• Gold Money
    05/03/2016 - 11:35
    Crude oil time-spreads have completely dislocated from inventories. Historically, such dislocations have proved to be short lived. We expect that either spot prices will sell-off again or the back...

Funding Gap

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Major UK Pension Fund Slashes Benefits As Funding Crisis Spreads





One of the largest educator pension funds in the U.K., the Universities Superannuation Scheme (USS) is implementing significant changes to the plan benefits as it becomes increasingly under-funded, just like its peers in the United States. The changes are drastic, and are meant to keep the fund solvent in order to at least pay some benefits rather than none over time. Additionally, the plan, which represents 330,000 members, will transition from defined benefit to defined contribution leaving members at the mercy of the performance of the money managers handling their investments.

 
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It's Now Almost Impossible To Save For Retirement





Zero (or negative) interest rates around the world have practically destroyed any reasonable expectation of savings. Simply put, saving money guarantees that you will lose after adjusting for inflation, at a time when the US government’s finances have never been more precarious. Crazy. Buying ‘risk free’ bonds, dumping money in a mutual fund, and waiting for the government pension to kick in just won’t produce the results that it used to.

 
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The Chicago Pension Scandal: $100,000+ Teacher Pensions Costing Taxpayers $1 Billion





Take the example of two union lobbyists who substitute taught for one-day in the public schools and then started collecting over $1 million of lifetime public ‘teacher’ pension payout – despite a state law expressly designed to stop them. And now take all the other 7,499 educators. The retirees in question paid so little into their own retirement (breaking even on their cost basis within the first 20 months of retirement) that taxpayers now face a $900 million bill just to keep the pension payments flowing!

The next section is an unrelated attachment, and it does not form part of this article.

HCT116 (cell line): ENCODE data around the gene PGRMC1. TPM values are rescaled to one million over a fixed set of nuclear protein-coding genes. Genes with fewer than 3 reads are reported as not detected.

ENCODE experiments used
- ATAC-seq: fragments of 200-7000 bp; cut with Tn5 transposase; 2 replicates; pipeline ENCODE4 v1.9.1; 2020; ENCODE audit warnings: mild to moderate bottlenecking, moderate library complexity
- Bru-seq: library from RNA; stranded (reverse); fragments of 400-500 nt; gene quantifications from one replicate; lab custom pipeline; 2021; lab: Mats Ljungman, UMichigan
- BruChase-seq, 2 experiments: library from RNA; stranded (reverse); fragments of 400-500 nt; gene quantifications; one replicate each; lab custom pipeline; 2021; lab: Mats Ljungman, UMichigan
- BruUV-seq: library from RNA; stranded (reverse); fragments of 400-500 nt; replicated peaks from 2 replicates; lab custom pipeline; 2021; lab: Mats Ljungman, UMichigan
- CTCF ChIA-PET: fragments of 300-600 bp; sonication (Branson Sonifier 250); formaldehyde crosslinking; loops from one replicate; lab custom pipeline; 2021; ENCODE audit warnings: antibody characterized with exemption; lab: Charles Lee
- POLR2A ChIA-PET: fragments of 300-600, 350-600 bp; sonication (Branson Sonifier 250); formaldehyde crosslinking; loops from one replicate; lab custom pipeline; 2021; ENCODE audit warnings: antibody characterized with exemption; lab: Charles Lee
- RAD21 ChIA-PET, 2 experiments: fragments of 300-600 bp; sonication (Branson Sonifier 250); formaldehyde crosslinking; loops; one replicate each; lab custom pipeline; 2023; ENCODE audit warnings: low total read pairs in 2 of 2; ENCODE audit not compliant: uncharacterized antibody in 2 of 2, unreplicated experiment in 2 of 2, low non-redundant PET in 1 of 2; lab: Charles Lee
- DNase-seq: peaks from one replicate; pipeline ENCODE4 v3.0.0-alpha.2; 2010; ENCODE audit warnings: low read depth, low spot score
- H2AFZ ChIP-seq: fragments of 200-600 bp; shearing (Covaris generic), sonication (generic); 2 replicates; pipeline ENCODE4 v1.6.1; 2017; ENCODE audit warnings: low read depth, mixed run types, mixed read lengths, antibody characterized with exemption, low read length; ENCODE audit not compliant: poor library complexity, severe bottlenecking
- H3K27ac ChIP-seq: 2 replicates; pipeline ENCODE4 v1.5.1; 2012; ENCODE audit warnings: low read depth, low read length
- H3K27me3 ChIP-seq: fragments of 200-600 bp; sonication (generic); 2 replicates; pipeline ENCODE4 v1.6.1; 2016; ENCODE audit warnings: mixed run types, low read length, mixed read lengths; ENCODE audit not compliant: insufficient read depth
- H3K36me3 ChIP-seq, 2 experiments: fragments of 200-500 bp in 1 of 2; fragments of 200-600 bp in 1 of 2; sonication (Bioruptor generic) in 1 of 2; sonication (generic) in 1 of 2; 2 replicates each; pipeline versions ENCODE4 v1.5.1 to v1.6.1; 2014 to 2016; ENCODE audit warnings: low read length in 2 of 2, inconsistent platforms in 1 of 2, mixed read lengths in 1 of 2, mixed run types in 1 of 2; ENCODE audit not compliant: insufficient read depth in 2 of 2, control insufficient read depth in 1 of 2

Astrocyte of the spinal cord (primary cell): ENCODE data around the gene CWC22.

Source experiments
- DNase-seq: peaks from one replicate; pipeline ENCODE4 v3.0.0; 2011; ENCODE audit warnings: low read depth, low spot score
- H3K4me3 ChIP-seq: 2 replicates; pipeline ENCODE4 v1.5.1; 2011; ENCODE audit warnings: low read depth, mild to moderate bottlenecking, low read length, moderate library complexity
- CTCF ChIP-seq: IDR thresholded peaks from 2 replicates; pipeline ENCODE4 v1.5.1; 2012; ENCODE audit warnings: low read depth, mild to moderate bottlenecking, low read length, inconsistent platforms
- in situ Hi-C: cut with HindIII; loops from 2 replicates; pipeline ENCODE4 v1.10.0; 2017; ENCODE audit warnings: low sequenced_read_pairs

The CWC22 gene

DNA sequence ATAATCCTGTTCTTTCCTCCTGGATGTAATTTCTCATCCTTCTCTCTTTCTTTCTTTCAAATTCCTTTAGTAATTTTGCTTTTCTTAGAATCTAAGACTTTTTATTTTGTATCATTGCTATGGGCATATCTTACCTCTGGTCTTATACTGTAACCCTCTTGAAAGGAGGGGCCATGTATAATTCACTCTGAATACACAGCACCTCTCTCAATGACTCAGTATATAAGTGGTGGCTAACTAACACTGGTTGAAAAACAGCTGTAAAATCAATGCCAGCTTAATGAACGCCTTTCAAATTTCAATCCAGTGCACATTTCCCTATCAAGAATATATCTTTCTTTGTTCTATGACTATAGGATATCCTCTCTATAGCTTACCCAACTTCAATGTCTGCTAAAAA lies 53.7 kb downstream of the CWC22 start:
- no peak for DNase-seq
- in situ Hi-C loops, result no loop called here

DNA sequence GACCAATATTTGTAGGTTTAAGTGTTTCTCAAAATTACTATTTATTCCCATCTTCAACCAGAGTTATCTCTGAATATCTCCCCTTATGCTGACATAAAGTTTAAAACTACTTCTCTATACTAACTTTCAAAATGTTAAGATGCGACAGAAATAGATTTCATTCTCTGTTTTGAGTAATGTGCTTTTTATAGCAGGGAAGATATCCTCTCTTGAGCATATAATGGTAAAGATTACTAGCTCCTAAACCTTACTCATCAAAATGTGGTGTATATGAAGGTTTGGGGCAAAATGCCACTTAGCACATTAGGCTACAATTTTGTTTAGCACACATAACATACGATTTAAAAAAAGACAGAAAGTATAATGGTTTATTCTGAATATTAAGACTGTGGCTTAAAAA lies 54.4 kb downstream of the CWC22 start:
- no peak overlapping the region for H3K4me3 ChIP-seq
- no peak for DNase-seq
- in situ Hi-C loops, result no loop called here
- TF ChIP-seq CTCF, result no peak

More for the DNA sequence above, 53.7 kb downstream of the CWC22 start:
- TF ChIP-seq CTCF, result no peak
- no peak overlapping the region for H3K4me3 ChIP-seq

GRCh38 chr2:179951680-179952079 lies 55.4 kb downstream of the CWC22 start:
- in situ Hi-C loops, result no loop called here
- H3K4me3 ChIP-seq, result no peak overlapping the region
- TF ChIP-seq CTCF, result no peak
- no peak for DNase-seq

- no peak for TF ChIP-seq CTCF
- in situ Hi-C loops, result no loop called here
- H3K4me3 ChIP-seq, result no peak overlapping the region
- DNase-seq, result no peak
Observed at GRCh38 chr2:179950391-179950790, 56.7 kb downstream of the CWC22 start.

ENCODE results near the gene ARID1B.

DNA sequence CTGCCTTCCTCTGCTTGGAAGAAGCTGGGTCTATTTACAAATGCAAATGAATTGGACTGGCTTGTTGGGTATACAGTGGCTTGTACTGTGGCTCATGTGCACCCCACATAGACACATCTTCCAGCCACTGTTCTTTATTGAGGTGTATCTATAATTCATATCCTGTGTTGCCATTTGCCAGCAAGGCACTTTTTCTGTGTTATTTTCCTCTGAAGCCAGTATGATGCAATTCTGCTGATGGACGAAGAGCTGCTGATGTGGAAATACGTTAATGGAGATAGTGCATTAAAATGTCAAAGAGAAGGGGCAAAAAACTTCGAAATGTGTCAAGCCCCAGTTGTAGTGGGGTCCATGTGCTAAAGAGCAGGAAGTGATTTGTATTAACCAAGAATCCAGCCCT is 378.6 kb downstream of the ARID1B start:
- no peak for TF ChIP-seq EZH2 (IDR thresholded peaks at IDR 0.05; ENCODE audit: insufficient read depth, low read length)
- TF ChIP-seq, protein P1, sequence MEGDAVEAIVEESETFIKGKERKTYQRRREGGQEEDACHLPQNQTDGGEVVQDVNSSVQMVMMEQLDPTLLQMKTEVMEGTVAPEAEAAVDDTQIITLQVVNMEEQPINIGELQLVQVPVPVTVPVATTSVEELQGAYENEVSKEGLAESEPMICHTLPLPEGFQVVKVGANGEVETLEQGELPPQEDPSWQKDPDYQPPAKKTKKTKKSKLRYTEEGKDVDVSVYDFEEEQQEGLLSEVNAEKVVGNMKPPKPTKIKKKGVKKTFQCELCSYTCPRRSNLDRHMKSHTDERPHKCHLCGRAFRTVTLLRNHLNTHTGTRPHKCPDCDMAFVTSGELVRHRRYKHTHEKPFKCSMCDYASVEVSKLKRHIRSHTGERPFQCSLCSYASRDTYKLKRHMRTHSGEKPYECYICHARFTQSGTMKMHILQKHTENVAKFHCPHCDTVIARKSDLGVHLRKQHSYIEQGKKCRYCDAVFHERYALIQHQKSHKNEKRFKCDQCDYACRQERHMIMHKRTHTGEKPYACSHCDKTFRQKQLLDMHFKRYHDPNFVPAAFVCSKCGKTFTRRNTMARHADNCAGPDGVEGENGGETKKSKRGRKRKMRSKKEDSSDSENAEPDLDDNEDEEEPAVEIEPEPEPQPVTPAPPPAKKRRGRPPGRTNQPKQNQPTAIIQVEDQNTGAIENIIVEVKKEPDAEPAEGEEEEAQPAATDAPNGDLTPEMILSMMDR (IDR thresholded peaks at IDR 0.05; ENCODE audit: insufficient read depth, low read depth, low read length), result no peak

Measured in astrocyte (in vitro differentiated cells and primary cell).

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Dear Warren, Nothing Lasts Forever





"...for 240 years it’s been a terrible mistake to bet against America, and now is no time to start..." Or is it?

 
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Here's Why (And How) The Government Will "Borrow" Your Retirement Savings





The bottom line is that government needs more money. Lots of it. And there is perhaps no easier pool of cash to "borrow" than Americans’ retirement savings. $7.3 trillion in US IRA accounts is too large for them to ignore. And if you think it’s inconceivable for the government to borrow your retirement savings, just consider the following...

 
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According To These 2 Charts, A Default Cycle In The US Is Now Inevitable





"Over the past 100 years, when defaults have risen above 4%, they have typically continued to rise close to 10% (i.e. a full default cycle). This is because of the tendency for credit stress to become self-fuelling: a rise in expected defaults pushes up financing costs, which tips some marginal borrowers over the edge, further increasing defaults and so on.

 
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"How Bad Can Texas Get?" Goldman Answers





As we put it on Friday, "the Texas recession is only in its early innings," because we are just now beginning to witness the bankruptcies and shut-ins that will soon become endemic and sweep across the entire US oil patch as revolvers are reigned in and Wall Street suddenly refuses to finance uneconomic producers' funding gaps. So how bad can things get in Texas, you ask? Goldman has ventured a guess.